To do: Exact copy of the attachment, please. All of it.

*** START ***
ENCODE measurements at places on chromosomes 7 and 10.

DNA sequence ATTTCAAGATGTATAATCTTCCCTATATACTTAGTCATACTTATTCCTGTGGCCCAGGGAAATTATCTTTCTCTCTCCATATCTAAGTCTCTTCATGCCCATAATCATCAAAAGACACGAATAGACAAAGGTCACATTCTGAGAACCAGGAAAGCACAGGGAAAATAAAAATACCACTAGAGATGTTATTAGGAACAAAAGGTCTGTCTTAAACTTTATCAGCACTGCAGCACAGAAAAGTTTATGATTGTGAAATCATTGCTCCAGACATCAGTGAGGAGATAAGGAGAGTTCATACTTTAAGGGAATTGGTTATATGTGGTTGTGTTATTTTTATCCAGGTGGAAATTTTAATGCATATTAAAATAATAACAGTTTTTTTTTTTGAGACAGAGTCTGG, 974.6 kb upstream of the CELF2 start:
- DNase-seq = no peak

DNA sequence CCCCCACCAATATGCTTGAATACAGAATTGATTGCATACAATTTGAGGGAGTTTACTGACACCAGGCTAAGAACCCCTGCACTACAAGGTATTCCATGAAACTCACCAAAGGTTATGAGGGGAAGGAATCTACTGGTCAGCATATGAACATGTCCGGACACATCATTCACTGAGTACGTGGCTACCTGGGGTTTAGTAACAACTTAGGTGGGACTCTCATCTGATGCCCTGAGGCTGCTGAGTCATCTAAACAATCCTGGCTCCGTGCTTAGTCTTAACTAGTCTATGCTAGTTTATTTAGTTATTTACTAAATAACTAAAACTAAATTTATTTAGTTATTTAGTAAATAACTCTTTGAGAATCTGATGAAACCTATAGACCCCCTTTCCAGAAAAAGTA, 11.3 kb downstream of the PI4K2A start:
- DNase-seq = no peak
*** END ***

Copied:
ENCODE measurements at places on chromosomes 7 and 10.

DNA sequence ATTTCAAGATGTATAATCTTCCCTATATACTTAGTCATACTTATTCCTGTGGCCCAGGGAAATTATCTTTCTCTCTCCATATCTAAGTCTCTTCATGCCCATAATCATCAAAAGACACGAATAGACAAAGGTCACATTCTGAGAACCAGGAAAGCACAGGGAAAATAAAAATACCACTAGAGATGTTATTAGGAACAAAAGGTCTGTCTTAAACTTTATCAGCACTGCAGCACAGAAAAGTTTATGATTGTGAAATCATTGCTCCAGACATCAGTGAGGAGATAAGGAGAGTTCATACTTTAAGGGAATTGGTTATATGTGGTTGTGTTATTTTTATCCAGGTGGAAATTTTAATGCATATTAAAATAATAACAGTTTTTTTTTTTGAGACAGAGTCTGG, 974.6 kb upstream of the CELF2 start:
- DNase-seq = no peak

DNA sequence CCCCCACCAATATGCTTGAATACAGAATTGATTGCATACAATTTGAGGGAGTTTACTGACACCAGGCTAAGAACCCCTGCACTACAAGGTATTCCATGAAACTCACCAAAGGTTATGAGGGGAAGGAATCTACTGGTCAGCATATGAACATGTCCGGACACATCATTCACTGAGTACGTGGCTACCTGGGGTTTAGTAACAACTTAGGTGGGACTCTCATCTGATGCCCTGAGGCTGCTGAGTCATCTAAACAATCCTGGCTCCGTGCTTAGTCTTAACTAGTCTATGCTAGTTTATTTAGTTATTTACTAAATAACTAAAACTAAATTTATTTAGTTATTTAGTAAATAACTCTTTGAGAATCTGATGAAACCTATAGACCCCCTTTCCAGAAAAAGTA, 11.3 kb downstream of the PI4K2A start:
- DNase-seq = no peak